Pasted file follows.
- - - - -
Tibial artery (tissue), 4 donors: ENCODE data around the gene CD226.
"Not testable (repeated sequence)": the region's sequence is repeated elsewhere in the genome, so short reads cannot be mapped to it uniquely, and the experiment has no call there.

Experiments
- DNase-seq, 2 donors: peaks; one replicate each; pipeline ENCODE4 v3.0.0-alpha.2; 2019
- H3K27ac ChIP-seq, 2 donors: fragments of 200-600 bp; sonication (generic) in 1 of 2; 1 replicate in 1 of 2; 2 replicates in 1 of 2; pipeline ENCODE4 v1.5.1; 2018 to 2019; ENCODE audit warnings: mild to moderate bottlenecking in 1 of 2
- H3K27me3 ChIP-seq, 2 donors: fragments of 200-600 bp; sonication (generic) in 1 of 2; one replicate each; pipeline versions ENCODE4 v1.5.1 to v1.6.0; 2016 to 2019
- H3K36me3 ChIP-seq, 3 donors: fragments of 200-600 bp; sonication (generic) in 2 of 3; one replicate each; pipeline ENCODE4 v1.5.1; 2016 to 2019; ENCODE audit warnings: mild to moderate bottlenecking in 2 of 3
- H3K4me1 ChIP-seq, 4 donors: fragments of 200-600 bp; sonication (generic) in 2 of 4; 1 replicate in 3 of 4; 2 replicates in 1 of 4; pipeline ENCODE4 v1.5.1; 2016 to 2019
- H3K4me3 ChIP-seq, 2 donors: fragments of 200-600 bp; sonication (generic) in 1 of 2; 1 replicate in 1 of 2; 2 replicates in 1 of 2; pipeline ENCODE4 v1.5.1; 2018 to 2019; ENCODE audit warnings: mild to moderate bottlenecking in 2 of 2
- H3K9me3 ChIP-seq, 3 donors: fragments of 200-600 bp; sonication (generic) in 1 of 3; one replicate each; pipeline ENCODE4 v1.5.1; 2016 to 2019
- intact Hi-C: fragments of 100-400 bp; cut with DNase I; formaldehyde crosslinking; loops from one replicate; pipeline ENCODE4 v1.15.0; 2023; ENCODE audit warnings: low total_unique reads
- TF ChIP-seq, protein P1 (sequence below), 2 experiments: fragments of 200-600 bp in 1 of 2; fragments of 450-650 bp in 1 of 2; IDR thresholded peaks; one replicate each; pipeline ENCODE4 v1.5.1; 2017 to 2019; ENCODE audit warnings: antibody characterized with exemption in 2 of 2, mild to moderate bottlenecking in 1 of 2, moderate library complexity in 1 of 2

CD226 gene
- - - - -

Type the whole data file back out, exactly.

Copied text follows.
Tibial artery (tissue), 4 donors: ENCODE data around the gene CD226.
"Not testable (repeated sequence)": the region's sequence is repeated elsewhere in the genome, so short reads cannot be mapped to it uniquely, and the experiment has no call there.

Experiments
- DNase-seq, 2 donors: peaks; one replicate each; pipeline ENCODE4 v3.0.0-alpha.2; 2019
- H3K27ac ChIP-seq, 2 donors: fragments of 200-600 bp; sonication (generic) in 1 of 2; 1 replicate in 1 of 2; 2 replicates in 1 of 2; pipeline ENCODE4 v1.5.1; 2018 to 2019; ENCODE audit warnings: mild to moderate bottlenecking in 1 of 2
- H3K27me3 ChIP-seq, 2 donors: fragments of 200-600 bp; sonication (generic) in 1 of 2; one replicate each; pipeline versions ENCODE4 v1.5.1 to v1.6.0; 2016 to 2019
- H3K36me3 ChIP-seq, 3 donors: fragments of 200-600 bp; sonication (generic) in 2 of 3; one replicate each; pipeline ENCODE4 v1.5.1; 2016 to 2019; ENCODE audit warnings: mild to moderate bottlenecking in 2 of 3
- H3K4me1 ChIP-seq, 4 donors: fragments of 200-600 bp; sonication (generic) in 2 of 4; 1 replicate in 3 of 4; 2 replicates in 1 of 4; pipeline ENCODE4 v1.5.1; 2016 to 2019
- H3K4me3 ChIP-seq, 2 donors: fragments of 200-600 bp; sonication (generic) in 1 of 2; 1 replicate in 1 of 2; 2 replicates in 1 of 2; pipeline ENCODE4 v1.5.1; 2018 to 2019; ENCODE audit warnings: mild to moderate bottlenecking in 2 of 2
- H3K9me3 ChIP-seq, 3 donors: fragments of 200-600 bp; sonication (generic) in 1 of 3; one replicate each; pipeline ENCODE4 v1.5.1; 2016 to 2019
- intact Hi-C: fragments of 100-400 bp; cut with DNase I; formaldehyde crosslinking; loops from one replicate; pipeline ENCODE4 v1.15.0; 2023; ENCODE audit warnings: low total_unique reads
- TF ChIP-seq, protein P1 (sequence below), 2 experiments: fragments of 200-600 bp in 1 of 2; fragments of 450-650 bp in 1 of 2; IDR thresholded peaks; one replicate each; pipeline ENCODE4 v1.5.1; 2017 to 2019; ENCODE audit warnings: antibody characterized with exemption in 2 of 2, mild to moderate bottlenecking in 1 of 2, moderate library complexity in 1 of 2

CD226 gene